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Can I do my accounts as a sole trader” Should you?

Can I do my accounts as a sole trader? Should you?
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Have you recently started a business as a sole trader” Or are you thinking about starting one Starting a business doesn’t come without its challenges and chores, and one of these challenges is the accounts involved with running a business. Accounts can be complicated as there needs to be meticulous record-keeping and attention to detail, and basic background knowledge of accounting if you want your accounts to balance.

A big decision that you’ll have to make regarding your business is whether you’ll do your own accounts or if you’ll hire a professional to assist you. In this article, we will look at what is expected of you as a sole trader in terms of accounts and offer advice regarding whether you should handle your accounts on your own or not.

Do I need a business account?

As a sole trader, you and your business are seen by the tax man, banks and the eyes of the law as one entity, and you do not legally need to separate your business finances from your personal finances. However, it is still recommended that you try to keep your finances separate by opening up a business account. It will make your business appear more professional when clients are depositing money, and you’ll also be able to see your business income and expenses more clearly.

Do your research to see which bank offers a business account option that suits your specific needs best.

What taxes do I need to know about?

As a sole trader, you are responsible for filing your own self-assessment at the end of your business year. In the Uk, you are allowed a personal income of £12,500. Once you start making more than that, you will be taxed on your personal income.

You’ll only need to start paying VAT when your business’s turnover exceeds £85,000 for the tax year.

What about NICs?

If you’re a sole trader, you’ll need to pay class 2 NICs and class 4 NICs when earning over a certain amount. To make things easier, you’ll probably want to set up a direct debit order. If you earn more than £6475 during the tax year as a self-employed person, you’ll need to pay a weekly amount of £3.05 every week to National Insurance Contribution. You’ll also need to pay between 9% and 11% on profits earned once you start making profits that exceed £8632.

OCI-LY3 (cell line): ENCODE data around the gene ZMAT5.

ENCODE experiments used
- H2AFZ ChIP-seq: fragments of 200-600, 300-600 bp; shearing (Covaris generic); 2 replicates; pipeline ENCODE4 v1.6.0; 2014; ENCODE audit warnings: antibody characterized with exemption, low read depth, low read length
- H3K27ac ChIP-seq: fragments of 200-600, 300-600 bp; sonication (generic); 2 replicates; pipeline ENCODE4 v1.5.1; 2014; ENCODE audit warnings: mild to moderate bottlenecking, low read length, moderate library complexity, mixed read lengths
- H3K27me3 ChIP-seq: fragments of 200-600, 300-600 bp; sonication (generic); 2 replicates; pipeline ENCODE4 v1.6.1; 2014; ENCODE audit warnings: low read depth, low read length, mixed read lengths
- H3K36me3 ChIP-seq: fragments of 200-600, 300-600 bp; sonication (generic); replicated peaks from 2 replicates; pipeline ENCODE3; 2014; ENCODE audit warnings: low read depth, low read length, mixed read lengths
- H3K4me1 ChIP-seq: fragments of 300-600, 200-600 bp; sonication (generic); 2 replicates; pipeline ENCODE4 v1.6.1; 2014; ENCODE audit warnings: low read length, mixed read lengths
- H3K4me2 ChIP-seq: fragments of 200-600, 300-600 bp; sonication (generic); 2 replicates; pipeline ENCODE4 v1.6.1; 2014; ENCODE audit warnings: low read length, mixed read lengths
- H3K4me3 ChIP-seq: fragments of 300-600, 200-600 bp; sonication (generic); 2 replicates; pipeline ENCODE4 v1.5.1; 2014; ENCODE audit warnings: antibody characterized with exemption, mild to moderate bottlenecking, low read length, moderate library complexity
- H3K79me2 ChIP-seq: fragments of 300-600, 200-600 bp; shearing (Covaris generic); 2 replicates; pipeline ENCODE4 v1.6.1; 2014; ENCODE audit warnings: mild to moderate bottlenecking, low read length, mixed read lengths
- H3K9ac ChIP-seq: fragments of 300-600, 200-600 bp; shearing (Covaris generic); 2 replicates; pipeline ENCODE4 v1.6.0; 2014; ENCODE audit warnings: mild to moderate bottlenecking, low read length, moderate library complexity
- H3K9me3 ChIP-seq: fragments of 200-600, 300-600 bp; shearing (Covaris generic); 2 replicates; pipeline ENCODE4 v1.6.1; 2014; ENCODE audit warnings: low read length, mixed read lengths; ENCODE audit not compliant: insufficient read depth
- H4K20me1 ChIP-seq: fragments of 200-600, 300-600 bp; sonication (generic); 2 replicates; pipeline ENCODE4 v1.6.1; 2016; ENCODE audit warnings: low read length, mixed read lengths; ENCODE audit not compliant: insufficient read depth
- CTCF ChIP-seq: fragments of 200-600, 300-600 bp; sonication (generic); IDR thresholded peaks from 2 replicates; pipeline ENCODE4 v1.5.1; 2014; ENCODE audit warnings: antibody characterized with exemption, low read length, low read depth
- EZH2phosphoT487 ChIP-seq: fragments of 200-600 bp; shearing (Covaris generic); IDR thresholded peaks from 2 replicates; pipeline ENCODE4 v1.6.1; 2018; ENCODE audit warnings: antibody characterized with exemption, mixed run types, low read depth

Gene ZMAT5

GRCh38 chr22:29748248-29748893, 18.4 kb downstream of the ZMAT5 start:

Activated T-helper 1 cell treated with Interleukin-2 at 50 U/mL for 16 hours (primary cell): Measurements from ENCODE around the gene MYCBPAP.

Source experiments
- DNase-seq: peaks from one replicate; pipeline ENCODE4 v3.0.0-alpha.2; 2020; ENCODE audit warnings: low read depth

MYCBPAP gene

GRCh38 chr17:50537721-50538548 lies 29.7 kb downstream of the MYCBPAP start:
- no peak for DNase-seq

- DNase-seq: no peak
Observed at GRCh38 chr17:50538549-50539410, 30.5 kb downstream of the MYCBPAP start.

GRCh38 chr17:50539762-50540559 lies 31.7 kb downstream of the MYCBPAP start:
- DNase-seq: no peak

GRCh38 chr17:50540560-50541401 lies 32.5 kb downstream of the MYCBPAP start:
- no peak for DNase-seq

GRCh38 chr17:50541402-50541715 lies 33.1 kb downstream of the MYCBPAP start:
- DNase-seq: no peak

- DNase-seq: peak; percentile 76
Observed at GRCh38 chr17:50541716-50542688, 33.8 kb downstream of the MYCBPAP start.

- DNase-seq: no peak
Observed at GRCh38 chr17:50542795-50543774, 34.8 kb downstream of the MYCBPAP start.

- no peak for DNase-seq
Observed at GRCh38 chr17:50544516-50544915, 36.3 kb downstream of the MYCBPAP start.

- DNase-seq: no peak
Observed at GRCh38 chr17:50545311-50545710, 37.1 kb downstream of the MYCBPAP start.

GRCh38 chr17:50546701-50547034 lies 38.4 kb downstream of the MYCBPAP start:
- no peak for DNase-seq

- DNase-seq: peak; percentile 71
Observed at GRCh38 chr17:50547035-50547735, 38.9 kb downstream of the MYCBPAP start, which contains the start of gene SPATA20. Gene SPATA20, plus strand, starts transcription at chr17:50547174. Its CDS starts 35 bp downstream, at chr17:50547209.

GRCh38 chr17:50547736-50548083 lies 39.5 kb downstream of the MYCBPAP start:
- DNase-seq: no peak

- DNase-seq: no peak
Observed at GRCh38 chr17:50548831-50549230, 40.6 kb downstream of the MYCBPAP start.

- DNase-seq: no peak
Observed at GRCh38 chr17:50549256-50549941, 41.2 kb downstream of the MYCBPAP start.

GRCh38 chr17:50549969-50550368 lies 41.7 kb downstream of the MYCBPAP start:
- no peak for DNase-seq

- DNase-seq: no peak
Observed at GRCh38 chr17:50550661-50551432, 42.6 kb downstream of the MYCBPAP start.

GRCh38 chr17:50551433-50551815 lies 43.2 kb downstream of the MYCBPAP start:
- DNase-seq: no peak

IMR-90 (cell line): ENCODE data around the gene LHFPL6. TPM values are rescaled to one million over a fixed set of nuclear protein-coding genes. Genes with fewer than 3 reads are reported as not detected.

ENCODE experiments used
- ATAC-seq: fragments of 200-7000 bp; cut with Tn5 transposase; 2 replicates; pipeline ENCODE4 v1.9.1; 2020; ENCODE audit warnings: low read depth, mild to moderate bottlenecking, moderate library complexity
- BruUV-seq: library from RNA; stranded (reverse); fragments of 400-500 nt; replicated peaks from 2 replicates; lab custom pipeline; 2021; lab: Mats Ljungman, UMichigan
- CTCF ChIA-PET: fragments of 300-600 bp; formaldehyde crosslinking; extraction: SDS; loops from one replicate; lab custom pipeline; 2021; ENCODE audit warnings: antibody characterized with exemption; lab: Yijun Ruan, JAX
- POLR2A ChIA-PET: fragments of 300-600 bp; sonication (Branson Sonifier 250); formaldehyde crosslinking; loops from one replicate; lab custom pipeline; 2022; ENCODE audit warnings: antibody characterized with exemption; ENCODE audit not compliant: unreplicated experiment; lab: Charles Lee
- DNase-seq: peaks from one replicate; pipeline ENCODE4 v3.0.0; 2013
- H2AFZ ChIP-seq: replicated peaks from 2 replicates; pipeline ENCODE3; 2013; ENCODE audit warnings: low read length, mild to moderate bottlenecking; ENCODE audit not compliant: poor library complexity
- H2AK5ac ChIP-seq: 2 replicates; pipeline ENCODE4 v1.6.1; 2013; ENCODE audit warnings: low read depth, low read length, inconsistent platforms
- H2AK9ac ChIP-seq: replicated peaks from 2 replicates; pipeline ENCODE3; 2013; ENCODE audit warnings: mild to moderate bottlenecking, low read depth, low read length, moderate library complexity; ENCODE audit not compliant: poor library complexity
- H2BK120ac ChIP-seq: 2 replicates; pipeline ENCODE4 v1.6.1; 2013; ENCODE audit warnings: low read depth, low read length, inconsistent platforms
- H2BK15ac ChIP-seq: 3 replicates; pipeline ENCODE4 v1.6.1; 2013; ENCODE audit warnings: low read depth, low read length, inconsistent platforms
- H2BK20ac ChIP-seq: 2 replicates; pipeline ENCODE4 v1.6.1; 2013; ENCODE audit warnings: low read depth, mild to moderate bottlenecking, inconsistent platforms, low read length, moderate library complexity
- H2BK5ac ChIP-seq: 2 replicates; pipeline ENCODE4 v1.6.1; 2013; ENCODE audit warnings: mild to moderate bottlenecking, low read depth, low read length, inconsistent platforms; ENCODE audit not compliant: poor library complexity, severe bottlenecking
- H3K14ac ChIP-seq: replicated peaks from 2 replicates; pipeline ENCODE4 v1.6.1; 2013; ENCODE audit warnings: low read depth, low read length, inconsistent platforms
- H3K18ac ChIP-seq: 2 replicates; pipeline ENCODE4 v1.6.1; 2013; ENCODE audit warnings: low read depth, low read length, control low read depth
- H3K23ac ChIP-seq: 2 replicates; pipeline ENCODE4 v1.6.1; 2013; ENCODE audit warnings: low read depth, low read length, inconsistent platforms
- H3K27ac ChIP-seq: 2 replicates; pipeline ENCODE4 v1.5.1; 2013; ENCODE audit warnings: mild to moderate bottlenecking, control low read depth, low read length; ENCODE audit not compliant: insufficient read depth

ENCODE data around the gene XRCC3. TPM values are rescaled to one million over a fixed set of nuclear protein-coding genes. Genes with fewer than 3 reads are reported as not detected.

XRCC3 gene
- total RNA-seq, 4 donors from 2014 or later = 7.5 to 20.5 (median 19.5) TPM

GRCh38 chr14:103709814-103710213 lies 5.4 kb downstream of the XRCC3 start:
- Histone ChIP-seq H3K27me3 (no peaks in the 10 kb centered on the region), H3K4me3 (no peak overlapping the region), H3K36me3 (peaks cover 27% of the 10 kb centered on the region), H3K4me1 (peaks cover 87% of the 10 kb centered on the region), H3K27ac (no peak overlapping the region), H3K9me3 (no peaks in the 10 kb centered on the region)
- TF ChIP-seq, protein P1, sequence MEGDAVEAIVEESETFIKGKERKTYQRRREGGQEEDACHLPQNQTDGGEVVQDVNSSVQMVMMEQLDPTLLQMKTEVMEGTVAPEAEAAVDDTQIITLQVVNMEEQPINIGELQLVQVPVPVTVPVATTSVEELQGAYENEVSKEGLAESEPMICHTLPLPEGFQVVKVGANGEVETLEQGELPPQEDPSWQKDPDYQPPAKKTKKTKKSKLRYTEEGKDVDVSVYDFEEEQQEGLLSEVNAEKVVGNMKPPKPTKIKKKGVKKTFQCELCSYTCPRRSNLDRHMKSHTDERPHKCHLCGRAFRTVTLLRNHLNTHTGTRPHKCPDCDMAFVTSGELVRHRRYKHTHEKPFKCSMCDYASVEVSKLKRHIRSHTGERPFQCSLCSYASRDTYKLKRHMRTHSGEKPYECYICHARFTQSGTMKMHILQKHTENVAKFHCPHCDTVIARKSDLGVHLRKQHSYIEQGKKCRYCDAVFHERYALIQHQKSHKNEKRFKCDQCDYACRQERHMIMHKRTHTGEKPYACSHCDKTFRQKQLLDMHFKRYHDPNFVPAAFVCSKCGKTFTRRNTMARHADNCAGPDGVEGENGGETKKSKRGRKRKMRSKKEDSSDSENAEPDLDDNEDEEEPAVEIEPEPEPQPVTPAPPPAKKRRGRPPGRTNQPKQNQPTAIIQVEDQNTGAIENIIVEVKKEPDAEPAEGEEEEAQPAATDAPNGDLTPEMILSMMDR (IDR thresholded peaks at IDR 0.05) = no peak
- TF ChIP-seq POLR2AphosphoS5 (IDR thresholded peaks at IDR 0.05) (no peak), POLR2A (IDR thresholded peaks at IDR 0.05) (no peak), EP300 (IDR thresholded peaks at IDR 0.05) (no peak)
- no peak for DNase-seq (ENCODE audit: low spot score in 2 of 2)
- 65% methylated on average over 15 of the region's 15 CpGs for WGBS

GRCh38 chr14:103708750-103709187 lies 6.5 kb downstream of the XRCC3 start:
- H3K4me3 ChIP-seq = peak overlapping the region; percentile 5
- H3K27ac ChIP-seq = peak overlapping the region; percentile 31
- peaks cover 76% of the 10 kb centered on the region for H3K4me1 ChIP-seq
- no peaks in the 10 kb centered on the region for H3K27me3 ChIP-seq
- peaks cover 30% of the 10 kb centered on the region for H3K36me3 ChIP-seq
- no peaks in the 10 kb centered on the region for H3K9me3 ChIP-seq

What records do I need to keep?

Record keeping is the fundamental basis of accounting. By keeping track of all your business’s expenditure and income, you’ll get your accounts to balance, and the process of paying your taxes will become so much easier. Make sure that you keep receipts and find a record-keeping method that works for you. Keeping track of finances is a habit. It may be difficult in the beginning, but once the habit has formed, you will find it easier and perhaps even enjoyable.

Record keeping is not just beneficial for assisting with taxes. It allows you to have a clear view of your finances and see where you are potentially spending too much money, as well as where budget cuts can be made.

You could use a simple ledger and ensure that the accounts balance each day, or you could make use of the many innovative accounting apps that are available to you online. Find what works for you and your business and stick to it.

Do I need to hire an accountant?

When you’re a sole trader that is just starting out, oftentimes you can’t afford a full-time accountant, as accountancy and bookkeeping services can be expensive. If you take the time to learn about aunts, taxes, and bookkeeping, you’ll definitely be able to handle your accounts yourself. If you find yourself battling, you may want to seek assistance from a once-off accountant or financial advisor to help get you on the right track.

Mistakes to avoid when doing your own accounts

If you’re new to doing your own bookkeeping and accounts, there are dozens of rookie mistakes that you should aim to avoid. Some common beginner’s mistakes and errors that you should look out for include:

  • Not doing regular bank reconciliations- If you do regular bank reconciliations to ensure that everything is adding up the way it should, you’re more likely to spot small mistakes before they become big issues.
  • Leaving your accounts to the last minute- Keeping track of accounts requires almost daily work to keep things in order. When it comes to your self-assessment, it’s important to start preparing it well ahead of its due date.
  • Mixing your business and personal finances- Don’t confuse your personal and business finances by only having one account. Keep things separate, and they’ll be easier to comprehend.
  • Throwing away receipts- When it comes to business expenses, you’ll need proof in the form of receipts, so do not throw these away.

Hiring the right accountant or bookkeeper

If you do decide to hire an accountant or bookkeeper, you’ll need to find the right person for the job. Ensure that you hire someone with impressive credentials and experience in the industry. You may want to choose someone who has had experience with a similar business structure to your own. Make sure you understand their fee structure upfront as you don’t want to be met with unexpected costs. If you don’t know where to start looking, ask friends and family members if they have any good recommendations of accountants they trust.

When it comes to answering the question of ‘should sole traders handle their own accounts?’, it really comes down to the individual. If you have the time and skills to handle your accounts efficiently, you should definitely attempt to do so, and don’t be shy to make use of apps designed to make the process easier. But if you’re very busy with other business tasks, and you have the money available to hire a bookkeeper or accountant, you may want to look into doing so.

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